# Why can free lithium atoms not take part in an Auger process?

Shouldn't it be possible for an incoming photon to excite one of the 1s electrons to a 2p state (or one of even higher energy) and then for the excited electron to drop back to 1s and kick out the 2s electron?

Is there some fundamental reason that prohibits this process, or is it just very unlikely, or is it not called "Auger process" because the first electron is excited instead of kicked out?

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Is three enough? 2 in 1s and 1 in 2s, so if you knock out the 1s, the 2s falls in, and it just radiates. There's nothing else in 2s or 2p for it to knock off. (The 1s cannot be bumped off, because the energy is only enough to get it to 2s.) Or am I misunderstanding your question? –  Willie Wong Jun 28 '11 at 2:08
Isn't it possible for the 1s electron to be excited to 2s instead of being knocked out? In that case there are two electrons in 2s. –  Friedrich Jun 29 '11 at 12:11
Uh, how do you end up with 2 in 2s? The second photon in the Auger process comes from an outer-shell electron transitioning to a lower energy state. So at least one of the electrons will end up in 1s. Also, what are you thinking of as the Auger process? My understanding of Auger is "1 photon in, 2 electrons out", with the atom picking up +2 charge. –  Willie Wong Jun 29 '11 at 13:57
I was under the impression that "1 photon in, 1 electron out" would also be a possible Auger process, but maybe I am wrong. In that case, the incoming photon could excite one electron from the 1s shell. Then there could be two electrons in the 2s shell and one in the 1s shell. One 2s electron could fall back to 1s and kick the other 2s electron out. Doesn't this qualify as an Auger process? –  Friedrich Jun 29 '11 at 23:45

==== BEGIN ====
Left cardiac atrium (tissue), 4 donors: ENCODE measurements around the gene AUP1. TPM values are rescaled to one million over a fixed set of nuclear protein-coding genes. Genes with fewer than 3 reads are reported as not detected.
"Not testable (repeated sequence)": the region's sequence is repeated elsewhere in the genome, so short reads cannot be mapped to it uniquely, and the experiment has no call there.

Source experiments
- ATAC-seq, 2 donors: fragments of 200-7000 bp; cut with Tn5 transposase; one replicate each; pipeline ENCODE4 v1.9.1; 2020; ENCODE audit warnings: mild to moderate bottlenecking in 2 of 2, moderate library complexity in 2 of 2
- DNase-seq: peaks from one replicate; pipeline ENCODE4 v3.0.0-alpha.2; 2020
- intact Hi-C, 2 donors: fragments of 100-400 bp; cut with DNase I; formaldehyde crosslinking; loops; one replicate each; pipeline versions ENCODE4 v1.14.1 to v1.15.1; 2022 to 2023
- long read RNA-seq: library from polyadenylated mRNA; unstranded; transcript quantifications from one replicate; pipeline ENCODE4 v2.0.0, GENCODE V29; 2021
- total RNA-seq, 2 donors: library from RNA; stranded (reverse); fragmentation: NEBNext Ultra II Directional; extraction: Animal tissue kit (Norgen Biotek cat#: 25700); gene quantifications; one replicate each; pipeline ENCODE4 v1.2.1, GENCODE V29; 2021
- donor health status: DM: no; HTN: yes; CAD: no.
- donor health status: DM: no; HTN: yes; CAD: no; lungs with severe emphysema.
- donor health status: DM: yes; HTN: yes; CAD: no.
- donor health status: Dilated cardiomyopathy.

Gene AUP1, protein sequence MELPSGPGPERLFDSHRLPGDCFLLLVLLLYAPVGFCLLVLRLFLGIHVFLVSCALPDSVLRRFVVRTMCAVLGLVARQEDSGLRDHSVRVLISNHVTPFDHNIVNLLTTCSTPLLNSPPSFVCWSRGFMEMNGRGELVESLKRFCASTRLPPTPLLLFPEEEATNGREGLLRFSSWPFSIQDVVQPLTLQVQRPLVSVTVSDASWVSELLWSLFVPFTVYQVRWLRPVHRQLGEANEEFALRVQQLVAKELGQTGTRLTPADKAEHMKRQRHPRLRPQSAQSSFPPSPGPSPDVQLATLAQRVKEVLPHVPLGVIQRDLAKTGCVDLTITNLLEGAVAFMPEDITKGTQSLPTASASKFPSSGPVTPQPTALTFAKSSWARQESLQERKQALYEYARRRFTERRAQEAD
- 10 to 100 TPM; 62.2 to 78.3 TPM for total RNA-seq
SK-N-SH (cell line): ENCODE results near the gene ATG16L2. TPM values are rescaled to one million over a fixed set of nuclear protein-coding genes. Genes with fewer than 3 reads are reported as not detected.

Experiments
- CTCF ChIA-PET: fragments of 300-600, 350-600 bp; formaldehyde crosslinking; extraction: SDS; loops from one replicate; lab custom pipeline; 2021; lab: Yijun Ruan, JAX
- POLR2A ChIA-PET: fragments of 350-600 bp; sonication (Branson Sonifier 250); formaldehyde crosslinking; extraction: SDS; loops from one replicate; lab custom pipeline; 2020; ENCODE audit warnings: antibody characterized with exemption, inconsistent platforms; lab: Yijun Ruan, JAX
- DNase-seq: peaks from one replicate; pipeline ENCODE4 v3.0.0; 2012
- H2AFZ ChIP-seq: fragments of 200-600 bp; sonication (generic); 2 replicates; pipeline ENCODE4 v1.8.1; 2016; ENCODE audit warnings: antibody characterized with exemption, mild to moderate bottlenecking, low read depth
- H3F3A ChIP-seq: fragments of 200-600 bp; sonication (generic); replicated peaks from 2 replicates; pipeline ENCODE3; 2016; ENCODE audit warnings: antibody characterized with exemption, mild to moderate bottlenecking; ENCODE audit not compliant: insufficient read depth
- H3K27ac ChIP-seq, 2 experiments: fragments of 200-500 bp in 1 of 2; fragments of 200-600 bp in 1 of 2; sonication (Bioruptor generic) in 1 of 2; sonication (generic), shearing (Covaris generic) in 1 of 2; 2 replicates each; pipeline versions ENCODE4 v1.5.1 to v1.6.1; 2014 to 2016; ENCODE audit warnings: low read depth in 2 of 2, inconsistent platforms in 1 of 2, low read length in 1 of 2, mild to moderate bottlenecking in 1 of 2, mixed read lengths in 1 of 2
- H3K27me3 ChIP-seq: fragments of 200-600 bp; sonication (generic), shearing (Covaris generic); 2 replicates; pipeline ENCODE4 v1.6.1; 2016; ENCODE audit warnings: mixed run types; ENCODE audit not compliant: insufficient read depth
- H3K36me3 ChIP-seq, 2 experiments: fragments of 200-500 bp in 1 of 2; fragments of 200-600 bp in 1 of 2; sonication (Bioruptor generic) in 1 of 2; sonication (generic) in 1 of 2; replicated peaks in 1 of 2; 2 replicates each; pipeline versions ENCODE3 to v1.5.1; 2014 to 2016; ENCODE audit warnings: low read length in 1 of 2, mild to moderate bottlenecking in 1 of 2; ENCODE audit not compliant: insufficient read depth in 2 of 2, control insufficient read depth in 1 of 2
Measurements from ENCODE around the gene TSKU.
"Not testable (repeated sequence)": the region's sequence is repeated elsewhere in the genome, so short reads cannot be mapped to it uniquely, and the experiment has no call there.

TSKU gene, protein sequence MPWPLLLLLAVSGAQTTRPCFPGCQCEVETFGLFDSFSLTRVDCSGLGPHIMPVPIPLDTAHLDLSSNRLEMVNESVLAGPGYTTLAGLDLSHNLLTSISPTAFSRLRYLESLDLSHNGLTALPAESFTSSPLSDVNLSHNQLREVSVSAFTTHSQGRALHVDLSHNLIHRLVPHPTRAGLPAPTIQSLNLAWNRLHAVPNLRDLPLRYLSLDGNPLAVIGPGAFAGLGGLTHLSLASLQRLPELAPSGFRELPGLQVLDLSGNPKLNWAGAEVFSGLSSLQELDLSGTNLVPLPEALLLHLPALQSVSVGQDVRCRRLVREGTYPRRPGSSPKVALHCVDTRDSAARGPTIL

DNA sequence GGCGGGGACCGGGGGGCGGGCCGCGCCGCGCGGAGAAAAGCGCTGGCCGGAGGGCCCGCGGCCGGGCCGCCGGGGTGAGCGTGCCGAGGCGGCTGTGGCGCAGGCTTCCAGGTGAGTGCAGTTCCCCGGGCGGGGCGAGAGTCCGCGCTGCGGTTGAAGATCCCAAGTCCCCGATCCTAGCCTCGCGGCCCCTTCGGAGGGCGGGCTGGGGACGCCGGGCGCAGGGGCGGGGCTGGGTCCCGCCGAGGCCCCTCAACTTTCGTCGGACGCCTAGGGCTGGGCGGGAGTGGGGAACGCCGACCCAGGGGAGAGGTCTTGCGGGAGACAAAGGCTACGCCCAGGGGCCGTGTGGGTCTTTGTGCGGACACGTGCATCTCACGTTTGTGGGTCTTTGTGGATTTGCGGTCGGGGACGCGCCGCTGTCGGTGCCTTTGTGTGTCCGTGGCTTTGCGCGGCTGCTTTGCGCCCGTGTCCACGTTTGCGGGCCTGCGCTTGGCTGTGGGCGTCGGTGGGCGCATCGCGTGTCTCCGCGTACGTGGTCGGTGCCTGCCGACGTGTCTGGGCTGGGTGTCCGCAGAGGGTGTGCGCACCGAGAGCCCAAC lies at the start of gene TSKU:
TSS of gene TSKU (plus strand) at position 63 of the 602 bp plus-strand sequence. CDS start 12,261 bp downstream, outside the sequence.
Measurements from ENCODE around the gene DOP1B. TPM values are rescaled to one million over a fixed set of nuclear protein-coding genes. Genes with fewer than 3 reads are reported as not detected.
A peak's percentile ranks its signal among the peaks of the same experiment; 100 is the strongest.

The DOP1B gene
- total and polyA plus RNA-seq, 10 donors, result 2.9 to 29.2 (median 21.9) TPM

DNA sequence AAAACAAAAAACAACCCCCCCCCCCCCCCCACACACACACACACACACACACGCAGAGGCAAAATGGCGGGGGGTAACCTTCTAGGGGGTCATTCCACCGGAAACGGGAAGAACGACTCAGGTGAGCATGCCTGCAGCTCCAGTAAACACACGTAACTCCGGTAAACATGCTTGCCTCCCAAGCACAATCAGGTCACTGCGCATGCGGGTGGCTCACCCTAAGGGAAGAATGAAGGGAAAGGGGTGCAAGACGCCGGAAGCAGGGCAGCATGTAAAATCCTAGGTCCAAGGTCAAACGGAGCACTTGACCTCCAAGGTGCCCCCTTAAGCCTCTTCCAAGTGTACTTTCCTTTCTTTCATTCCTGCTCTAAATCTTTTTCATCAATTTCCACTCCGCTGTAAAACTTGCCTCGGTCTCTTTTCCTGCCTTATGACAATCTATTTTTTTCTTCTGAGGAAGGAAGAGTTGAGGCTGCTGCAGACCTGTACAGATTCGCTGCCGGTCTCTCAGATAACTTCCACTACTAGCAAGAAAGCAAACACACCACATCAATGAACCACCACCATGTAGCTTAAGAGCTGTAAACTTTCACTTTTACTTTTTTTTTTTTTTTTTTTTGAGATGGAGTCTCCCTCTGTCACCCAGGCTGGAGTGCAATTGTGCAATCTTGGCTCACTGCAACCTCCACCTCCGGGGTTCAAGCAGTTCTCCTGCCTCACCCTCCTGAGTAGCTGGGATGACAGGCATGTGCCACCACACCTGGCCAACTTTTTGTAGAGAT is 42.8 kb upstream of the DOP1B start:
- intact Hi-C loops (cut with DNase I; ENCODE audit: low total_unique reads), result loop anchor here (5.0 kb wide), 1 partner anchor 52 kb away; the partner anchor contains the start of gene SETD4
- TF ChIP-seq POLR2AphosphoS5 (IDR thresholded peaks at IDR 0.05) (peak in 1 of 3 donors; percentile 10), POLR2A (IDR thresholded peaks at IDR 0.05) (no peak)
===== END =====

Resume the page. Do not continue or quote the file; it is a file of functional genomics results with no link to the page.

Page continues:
I thought "needs a virtual photon" was the same thing as "forbidden by the dipole selection rules". –  Dan Jul 1 '11 at 22:15

I am no expert on the Auger effect but the wikipedia page on Auger electron spectroscopy seems to indicate that Auger effects can be observed in lithium. As @WillieWong points out in the comments, the usual Auger effect does not work: if the laser simply removes one 1s electron, you are left with a 1s$^1$ 2s$^1$ configuration, which cannot ionize to Li$^{++}$ as the excited electron can only bump the ground one up to 2s (and even that transition is out since the final state is identical to the initial one!).
It is in principle possible, however, for the laser to simultaneously - or sequentially - ionize a lithium atom and excite the ion, leaving it in a configuration 2s$^1$ 2p$^1$ or higher. (As said in the comments, 2s$^2$ is out by dipole selection rules.) Such a configuration (or a similar one) would have enough energy to expel one of the electrons in an Auger transition.
The catch is that while a single laser pulse can do both things, a single laser photon can't. Leaving a doubly-excited ion is, for weak pulses, a two-photon process, since you need to do two transitions, each of which annihilates a photon. As such, it is twice as unlikely as the 1s$^1$ 2s$^1$ transition, or to put it another way it scales quadratically with the laser intensity. Fortunately, it is possible to produce pulses strong enough to use this to their advantage (or indeed to take the situation far out of the perturbation regime where photons are meaningful concepts) and use strong intensities to leave all sorts of interestingly excited ion electronic configurations. As long as some of these result in Auger electrons, these will be relatively easy to detect as they have quite characteristic signatures.
I believe when people state that an Auger effect can be observed in Lithium (as on Wikipedia), they usually mean bound Lithium, since it has more electrons available. You are saying that the laser would need to simultaneously ionize and excite the atom. But what about not ionizing it? Can't the laser just excite the atom to a 1s$^1$ 2s$^1$ 2p$^1$ state? –  Friedrich Jan 26 '13 at 22:00